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Does Education Revolution = Economic Revolution? The Fed thinks so

Federal Reserve Chairman Ben Bernanke says US teachers hold the power for future economic prosperity

On August 7th, hundreds of teachers from across the U.S. attended The Federal Reserve’s Teacher Town Hall, an open-floor panel discussion Q & A session with the Fed’s Chairman, Ben Bernanke. The panel presentation focused on the critical role teachers – especially teachers in the public sector – will play as assets for continued economic growth in a post-recession United States.

Ben Bernanke – who holds a PhD in Economics and has taught the subject at the Stanford Graduate School, NYU and Princeton – has been the central target of many financial critics in the wake of the 2008 recession. Naturally, many of the public appearances he’s made in the last 5 years have been in relation to that financial crisis, and it has become the context that has defined much of  his public persona.

But, Bernanke’s appearance at the teacher-friendly panel discussion offered a different view of the teacher-turned-financial-system-demagogue.

Bernanke’s opinions on public education funding as essential to growth in the US were clear, and he frequently emphasized the importance of the role that teachers have in shaping the economic values of American youth. This was a particularly interesting point in relation to The Fed’s seemingly new-found interest in increasing the financial literacy of the American people. Could public elementary and high schools become new centers for financial learning? According to Bernanke, an increase in financial learning strategies would be welcome, given how important the financial system is to the American social and economic fabric.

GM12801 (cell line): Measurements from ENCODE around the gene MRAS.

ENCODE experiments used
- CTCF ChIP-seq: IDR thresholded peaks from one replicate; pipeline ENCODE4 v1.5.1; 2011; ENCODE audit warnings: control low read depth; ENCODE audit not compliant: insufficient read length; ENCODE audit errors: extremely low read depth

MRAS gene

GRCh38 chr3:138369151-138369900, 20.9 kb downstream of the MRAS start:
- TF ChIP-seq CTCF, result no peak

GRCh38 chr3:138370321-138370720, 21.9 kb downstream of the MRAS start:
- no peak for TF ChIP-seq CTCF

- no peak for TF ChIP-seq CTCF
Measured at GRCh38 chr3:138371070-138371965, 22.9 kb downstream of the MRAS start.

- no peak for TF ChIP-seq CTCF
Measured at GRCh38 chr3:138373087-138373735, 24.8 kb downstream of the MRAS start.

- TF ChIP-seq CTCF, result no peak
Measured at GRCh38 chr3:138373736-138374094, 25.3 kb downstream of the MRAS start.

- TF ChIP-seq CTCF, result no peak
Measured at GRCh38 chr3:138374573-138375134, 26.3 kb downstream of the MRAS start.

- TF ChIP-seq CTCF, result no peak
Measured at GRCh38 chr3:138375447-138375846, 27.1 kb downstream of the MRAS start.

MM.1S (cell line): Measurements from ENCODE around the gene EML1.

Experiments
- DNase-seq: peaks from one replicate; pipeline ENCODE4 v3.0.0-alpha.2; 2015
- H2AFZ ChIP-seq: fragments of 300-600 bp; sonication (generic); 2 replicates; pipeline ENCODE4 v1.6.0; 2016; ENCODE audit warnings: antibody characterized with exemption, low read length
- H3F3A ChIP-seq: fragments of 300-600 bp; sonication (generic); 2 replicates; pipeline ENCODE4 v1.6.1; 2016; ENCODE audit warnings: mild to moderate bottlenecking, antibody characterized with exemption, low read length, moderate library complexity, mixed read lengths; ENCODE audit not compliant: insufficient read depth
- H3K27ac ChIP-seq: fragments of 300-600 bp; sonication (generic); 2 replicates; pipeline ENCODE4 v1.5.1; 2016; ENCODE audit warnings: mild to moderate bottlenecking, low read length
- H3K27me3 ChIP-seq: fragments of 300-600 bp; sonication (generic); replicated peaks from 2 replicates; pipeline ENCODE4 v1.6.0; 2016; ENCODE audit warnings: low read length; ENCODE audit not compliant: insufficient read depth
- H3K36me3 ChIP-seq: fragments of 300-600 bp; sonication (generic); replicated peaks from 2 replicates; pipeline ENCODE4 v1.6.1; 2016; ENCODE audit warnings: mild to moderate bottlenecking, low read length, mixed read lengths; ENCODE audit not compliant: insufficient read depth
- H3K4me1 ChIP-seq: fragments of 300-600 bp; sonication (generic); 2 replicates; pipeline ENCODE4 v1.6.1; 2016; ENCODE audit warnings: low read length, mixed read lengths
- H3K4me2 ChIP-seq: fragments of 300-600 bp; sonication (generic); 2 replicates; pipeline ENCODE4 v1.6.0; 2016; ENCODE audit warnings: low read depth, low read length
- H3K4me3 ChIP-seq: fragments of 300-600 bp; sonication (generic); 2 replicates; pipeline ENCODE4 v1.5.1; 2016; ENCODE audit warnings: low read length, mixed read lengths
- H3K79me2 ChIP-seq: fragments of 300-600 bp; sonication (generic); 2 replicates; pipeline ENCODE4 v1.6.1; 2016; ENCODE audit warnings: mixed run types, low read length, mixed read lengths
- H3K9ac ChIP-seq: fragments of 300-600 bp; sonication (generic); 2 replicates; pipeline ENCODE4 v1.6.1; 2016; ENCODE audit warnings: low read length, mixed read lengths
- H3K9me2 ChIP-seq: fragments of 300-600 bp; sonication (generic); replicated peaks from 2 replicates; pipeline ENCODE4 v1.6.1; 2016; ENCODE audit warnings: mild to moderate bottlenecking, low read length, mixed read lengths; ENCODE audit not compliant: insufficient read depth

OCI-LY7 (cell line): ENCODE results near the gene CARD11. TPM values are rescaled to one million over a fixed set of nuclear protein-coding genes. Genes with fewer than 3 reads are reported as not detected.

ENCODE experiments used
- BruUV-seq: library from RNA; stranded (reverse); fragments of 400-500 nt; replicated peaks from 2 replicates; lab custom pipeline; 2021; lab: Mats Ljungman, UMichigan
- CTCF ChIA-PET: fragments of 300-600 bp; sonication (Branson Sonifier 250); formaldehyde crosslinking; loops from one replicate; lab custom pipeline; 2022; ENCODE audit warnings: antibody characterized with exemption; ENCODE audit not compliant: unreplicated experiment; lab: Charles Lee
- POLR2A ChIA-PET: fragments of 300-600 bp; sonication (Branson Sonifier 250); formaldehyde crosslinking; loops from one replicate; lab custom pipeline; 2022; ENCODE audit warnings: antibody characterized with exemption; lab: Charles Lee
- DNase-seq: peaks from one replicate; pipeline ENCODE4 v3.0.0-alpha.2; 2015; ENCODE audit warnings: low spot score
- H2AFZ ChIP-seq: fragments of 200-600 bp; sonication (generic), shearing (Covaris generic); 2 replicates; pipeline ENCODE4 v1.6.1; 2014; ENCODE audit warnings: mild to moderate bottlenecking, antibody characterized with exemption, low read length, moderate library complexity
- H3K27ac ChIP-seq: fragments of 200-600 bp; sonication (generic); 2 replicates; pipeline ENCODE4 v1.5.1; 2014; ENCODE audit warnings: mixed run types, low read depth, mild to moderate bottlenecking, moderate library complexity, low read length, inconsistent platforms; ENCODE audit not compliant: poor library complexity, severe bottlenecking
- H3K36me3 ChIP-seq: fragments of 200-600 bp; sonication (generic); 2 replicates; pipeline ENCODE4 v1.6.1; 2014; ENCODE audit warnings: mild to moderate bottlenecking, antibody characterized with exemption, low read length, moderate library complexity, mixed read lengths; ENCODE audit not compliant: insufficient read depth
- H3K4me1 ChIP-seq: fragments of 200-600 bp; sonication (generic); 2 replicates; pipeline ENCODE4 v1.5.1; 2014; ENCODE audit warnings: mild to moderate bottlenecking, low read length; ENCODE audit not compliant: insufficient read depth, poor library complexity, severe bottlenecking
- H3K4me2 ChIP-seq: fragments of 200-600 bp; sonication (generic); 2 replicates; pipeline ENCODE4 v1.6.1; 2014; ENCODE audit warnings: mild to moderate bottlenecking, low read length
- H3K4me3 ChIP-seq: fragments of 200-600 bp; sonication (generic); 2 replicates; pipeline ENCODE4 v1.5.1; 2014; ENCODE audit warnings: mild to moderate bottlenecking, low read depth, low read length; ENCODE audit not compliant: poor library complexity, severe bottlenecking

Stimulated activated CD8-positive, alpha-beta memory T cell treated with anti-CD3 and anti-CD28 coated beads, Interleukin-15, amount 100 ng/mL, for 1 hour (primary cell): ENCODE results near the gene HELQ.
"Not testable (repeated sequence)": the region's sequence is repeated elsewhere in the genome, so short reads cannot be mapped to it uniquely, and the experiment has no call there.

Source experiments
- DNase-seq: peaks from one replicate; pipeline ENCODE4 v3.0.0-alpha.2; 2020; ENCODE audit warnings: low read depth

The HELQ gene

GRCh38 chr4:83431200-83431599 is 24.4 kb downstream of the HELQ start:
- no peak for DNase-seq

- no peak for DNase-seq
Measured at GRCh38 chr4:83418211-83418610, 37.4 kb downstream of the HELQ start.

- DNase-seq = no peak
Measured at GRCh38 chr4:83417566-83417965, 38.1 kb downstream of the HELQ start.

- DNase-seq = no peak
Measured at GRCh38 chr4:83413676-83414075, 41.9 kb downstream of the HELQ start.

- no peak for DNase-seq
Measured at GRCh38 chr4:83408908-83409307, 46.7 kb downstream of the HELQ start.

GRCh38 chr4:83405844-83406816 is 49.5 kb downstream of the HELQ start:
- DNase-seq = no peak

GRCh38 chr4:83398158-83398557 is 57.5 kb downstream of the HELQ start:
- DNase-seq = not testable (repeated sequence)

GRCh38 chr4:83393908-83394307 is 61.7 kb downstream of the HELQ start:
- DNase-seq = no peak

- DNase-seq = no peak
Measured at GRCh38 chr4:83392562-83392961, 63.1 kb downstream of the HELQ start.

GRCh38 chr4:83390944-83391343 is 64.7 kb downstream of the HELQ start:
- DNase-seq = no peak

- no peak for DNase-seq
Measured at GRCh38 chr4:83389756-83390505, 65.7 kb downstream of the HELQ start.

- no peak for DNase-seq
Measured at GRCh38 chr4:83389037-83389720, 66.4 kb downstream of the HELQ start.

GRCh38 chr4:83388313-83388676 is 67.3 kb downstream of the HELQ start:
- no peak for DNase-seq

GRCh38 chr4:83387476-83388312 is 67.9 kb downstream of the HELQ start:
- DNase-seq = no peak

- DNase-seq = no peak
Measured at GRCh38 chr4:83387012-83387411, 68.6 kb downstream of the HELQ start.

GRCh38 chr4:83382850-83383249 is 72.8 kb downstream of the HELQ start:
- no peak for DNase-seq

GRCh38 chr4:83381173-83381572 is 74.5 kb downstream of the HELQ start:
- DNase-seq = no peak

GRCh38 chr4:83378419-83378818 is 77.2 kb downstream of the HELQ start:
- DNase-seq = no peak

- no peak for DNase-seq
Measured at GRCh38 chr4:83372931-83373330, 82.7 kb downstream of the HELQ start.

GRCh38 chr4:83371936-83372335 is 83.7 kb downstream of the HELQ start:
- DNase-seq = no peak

Bernanke also made interesting points on how K-12 teachers can have a critical role on positioning young people to enter a modern, ever-evolving workforce that is increasingly defined by technological advancements – particularly in manufacturing, where he cites instances of American companies seeking foreign high-skilled manufacturing employees because there isn’t enough qualified Americans to fill the positions in that job market.

Check out the  full Teacher Town Hall C-SPAN taping right here:

What do you think of Bernanke’s take on the relationship between K-12 teachers and economic growth? Does your school district want to increase or initiate financial literacy and learning programs? Let us know in the comments!

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